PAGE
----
I managed to get my entry for the mass blog uploaded to the 'History Matters' website, with the aid of my boringly detailed diary. It's not too late to record what you were doing on the 17th October 2006, if you are resident in the UK. Here is my entry, a little less flowery than my normal blog entries.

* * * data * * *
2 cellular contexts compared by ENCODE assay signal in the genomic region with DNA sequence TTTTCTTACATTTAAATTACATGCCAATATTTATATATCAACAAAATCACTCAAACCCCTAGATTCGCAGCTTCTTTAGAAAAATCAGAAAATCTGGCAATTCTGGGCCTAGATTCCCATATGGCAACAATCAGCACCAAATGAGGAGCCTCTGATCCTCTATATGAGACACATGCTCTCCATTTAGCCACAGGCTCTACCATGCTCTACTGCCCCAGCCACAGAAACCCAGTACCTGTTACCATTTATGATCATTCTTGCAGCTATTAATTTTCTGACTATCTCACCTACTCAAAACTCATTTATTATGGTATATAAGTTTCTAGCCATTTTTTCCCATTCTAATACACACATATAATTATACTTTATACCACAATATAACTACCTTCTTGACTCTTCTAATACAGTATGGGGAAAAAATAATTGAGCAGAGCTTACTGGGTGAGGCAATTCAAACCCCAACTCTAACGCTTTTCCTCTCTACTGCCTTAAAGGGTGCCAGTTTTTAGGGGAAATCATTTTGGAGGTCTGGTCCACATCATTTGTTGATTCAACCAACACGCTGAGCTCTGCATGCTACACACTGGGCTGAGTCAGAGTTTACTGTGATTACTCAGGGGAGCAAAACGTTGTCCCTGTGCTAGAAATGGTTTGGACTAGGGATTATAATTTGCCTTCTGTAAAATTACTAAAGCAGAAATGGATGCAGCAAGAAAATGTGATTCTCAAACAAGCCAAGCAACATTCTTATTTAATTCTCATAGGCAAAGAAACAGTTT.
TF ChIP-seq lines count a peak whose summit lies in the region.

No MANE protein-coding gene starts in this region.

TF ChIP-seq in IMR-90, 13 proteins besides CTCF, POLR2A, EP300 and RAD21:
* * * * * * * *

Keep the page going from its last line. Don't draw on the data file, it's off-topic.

Wake at 3.30 am to the sound of 5Live radio, which I always have playing quietly thoughout the night. As usual, lie awake worrying; when will we ever be able to afford our own house (never, the way the market is going) how the horrific rent rise of fifty pounds a month is going to effect us, whether our ghastly neighbours will be moving soon, taking their neglected and noisy dog with them, (please God!) and finally, will I get another decent illustration job in time for Christmas? After an hour chewing on these worrisome thoughts, fall back into an uneasy doze until 8.15. when I change radio stations for 'The Today' programme on Radio 4. Start the morning with a pot of tea and the Times, before finishing the painting of a Christmas card design for my fledgling card company, Red Flannel Elephant. I am promoting this mainly through my blog. I am excited to be part of a new wave of artisans who are taking their careers in their own hands, selling their creations directly to customers, rather than relying on the confines of commercial companies who tend to underpay and constrict creativity, not to mention a shocking wave of copyright grabbing which many publishers are attempting. Midmorning an official looking young man knocks on the door, asking for our awful neighbours, who aren't in. He has a yellow form resting on a small zip-up folder. Can't help hoping that whatever it is means they will have to move. At noon, my partner goes off for a driving lesson - after years of resisting we have finally decided to get a car, as we live in a rural area in West Oxfordshire with a useless bus service. He has been motorbiking for several years but his commute is long and hazardous in the winter. This year he has hit 2 deer, and enough was enough. I would love to be able to drive, as on my own I can only travel as far as my feet or pushbike will take me. Update my blog, with a description of my first attempt to pluck a pheasant we found, freshly knocked over in the road. We try to source our food locally and not be feeble about knowing where our meat comes from. Andy returns rather stressed, not had a very successful driving lesson. Prepare a cheap pork joint for tea, dressing it in chutney, rosemary and soy sauce, and begin making a bread dough, for rolls to go with it. We buy all our flour from a mill a mile down the road. Much of it is ground from local wheat. Now it is getting colder I have to keep our tiny kitchen very warm by having a hot plate on to help the dough rise. We don't have central heating, just a woodburner and a couple of inadequate storage heaters which eat up so much electricity we only use them when absolutely necessary. I receive a lovely e-mail from a blogging friend to whom I sent one of my own cards - I find more and more that I network through my blog, and often this leads to making real life friends. There was a misconception in the early days of the Internet that it would lead to social isolation, but I have found that the opposite is true and I am blessed with many wonderful friends round the world, with whom I have so much in common and who often support me when I'm down, as I do them. At 7pm I lie on the sofa with three dozing cats, listening to 'The Archers'. We don't have a television and I have never lived with one - on the rare occasions I do see one, I am thankful not to be part of its culture, which seems to be concentrated around money, greed and sex. Our evening finishes with a supper of pork and the herby bread rolls, which have risen nicely. We watch a DVD on our computer, the second season of 'The Wire' which is excellently written and superb drama. I wonder on the differences between our 21st century lives and the past dwellers in our 240 year old cottage. No doubt there has been the occasional pheasant hanging from the beams, and until recently they would have baked their own bread - but I think the internet would have astonished them.